Dear Democracy Now! Visitor: We are an independent, ad-free daily news program that serves millions of viewers and listeners each month. In this US election year, Democracy Now! is more important than ever. For 20 years, we’ve put a spotlight on corporate and government abuses of power. We lift up the stories of ordinary people working to make change in extraordinary times. We do all of this with just a fraction of the budget and staff of a commercial news show. We do it without ads, corporate sponsorship or government funding. How is this possible? Only with your support. A generous funder will match your donation dollar for dollar if you donate right now. That means when you give $10, your donation will be worth $20. Pretty exciting, right? So, if you've been waiting to make your contribution to Democracy Now!, today is your day. It takes just a couple of minutes to make sure that Democracy Now! is there for you every day.

Your Donation: $

Britain Will Pay $7 Million to the Masai People of Northern Kenya: Unexploded Bombs Left By British Army Left 500 Injured Or Dead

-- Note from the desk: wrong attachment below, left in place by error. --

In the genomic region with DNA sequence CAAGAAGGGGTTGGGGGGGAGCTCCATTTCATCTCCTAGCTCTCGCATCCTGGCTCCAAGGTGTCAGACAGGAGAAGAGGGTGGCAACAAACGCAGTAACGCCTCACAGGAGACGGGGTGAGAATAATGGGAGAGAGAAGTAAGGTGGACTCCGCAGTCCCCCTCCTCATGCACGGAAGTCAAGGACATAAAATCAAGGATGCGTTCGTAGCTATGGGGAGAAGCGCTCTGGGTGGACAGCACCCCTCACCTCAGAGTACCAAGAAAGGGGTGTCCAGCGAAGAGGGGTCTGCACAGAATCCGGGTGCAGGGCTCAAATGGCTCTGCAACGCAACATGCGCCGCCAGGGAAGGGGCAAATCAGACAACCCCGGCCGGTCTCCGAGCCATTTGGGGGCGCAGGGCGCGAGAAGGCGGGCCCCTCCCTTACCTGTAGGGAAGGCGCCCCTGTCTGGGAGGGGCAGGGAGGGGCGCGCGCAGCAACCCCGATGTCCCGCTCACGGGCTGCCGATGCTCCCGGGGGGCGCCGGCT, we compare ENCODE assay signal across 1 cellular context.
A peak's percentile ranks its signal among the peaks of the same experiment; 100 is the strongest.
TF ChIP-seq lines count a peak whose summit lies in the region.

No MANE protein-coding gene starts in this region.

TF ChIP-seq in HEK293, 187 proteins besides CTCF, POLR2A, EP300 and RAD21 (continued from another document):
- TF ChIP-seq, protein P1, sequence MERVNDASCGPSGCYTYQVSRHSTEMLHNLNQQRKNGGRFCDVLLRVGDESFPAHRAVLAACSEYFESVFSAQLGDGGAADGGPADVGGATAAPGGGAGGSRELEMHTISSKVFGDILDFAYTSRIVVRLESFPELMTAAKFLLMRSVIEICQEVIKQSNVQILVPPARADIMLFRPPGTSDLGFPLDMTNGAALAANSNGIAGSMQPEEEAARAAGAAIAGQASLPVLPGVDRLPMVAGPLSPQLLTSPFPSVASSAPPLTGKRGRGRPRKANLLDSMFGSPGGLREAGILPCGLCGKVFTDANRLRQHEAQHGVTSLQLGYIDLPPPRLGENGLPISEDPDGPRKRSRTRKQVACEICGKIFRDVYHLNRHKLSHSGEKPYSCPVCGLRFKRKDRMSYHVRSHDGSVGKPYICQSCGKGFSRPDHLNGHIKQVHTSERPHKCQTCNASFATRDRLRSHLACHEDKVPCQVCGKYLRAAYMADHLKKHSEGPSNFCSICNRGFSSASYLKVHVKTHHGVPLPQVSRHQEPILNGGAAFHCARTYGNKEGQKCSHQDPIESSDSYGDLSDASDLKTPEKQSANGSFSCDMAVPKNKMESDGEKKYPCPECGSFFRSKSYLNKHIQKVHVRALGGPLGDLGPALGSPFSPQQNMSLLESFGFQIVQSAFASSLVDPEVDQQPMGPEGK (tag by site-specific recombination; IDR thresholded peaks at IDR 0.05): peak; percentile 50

August 30, 2002

After half of a century of suffering from unexploded munitions left by the British military, a group of nomadic herders in northern Kenya will receive $7 million from the British government.

The British Army has trained for 50 years on grazing land used by the Masai tribe.

An estimated 500 Masai herders from northern Kenya have been killed or seriously injured by ammunitions left on the firing range.

According to the London Guardian, almost all of the deaths and injuries have occurred when children played with unexploded ordnance while herding cattle and goats near the firing ranges.

The settlement was reached after a London-based law firm threatened a major lawsuit against the British government on behalf of over 200 herders.

Yesterday I spoke to James Legei, President of Osiligi, the human rights organization in Kenya which helped the Masai people to win the settlement. The word 'Osiligi' means hope. (Osiligi is also working to return land to the hands of the Masai people, who were dispossessed by British colonists. Currently, James Legei says "foreigners" own roughly 60% of the land in Laikipia province. In the same region, there are some 30,000 Masai people, and only a couple hundred white ranchers.) I asked him for his reaction to the settlement.


  • James Legei, with Osiligi, a Northern Kenyan human rights and development organization working to empower the Masai people. Osiligi is also working to return land to the hands of the Masai people, who were dispossessed by British colonists. E-mail:
  • Martyn Day, human rights lawyer at the British firm, Leigh, Day & Co.

The original content of this program is licensed under a Creative Commons Attribution-Noncommercial-No Derivative Works 3.0 United States License. Please attribute legal copies of this work to Some of the work(s) that this program incorporates, however, may be separately licensed. For further information or additional permissions, contact us.